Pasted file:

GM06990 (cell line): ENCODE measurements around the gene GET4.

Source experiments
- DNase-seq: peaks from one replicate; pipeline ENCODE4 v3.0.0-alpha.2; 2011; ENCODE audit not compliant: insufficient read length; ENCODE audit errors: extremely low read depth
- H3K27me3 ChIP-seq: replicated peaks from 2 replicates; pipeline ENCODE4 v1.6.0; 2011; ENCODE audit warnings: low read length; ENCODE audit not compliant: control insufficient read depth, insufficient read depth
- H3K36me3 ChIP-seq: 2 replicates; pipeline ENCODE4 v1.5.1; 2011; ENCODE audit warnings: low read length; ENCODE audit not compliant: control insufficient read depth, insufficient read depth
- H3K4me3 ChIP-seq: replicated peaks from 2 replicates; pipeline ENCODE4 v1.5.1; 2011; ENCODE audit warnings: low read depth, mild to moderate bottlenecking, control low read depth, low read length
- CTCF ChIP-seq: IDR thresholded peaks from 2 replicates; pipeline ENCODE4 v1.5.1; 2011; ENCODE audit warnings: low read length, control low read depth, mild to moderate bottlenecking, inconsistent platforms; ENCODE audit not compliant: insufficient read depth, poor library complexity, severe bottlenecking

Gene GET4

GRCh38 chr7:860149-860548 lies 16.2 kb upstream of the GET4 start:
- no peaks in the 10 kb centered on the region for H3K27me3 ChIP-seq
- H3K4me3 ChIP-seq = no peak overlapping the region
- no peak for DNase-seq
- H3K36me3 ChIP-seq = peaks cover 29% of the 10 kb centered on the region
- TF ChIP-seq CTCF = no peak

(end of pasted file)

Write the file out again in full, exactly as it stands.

GM06990 (cell line): ENCODE measurements around the gene GET4.

Source experiments
- DNase-seq: peaks from one replicate; pipeline ENCODE4 v3.0.0-alpha.2; 2011; ENCODE audit not compliant: insufficient read length; ENCODE audit errors: extremely low read depth
- H3K27me3 ChIP-seq: replicated peaks from 2 replicates; pipeline ENCODE4 v1.6.0; 2011; ENCODE audit warnings: low read length; ENCODE audit not compliant: control insufficient read depth, insufficient read depth
- H3K36me3 ChIP-seq: 2 replicates; pipeline ENCODE4 v1.5.1; 2011; ENCODE audit warnings: low read length; ENCODE audit not compliant: control insufficient read depth, insufficient read depth
- H3K4me3 ChIP-seq: replicated peaks from 2 replicates; pipeline ENCODE4 v1.5.1; 2011; ENCODE audit warnings: low read depth, mild to moderate bottlenecking, control low read depth, low read length
- CTCF ChIP-seq: IDR thresholded peaks from 2 replicates; pipeline ENCODE4 v1.5.1; 2011; ENCODE audit warnings: low read length, control low read depth, mild to moderate bottlenecking, inconsistent platforms; ENCODE audit not compliant: insufficient read depth, poor library complexity, severe bottlenecking

Gene GET4

GRCh38 chr7:860149-860548 lies 16.2 kb upstream of the GET4 start:
- no peaks in the 10 kb centered on the region for H3K27me3 ChIP-seq
- H3K4me3 ChIP-seq = no peak overlapping the region
- no peak for DNase-seq
- H3K36me3 ChIP-seq = peaks cover 29% of the 10 kb centered on the region
- TF ChIP-seq CTCF = no peak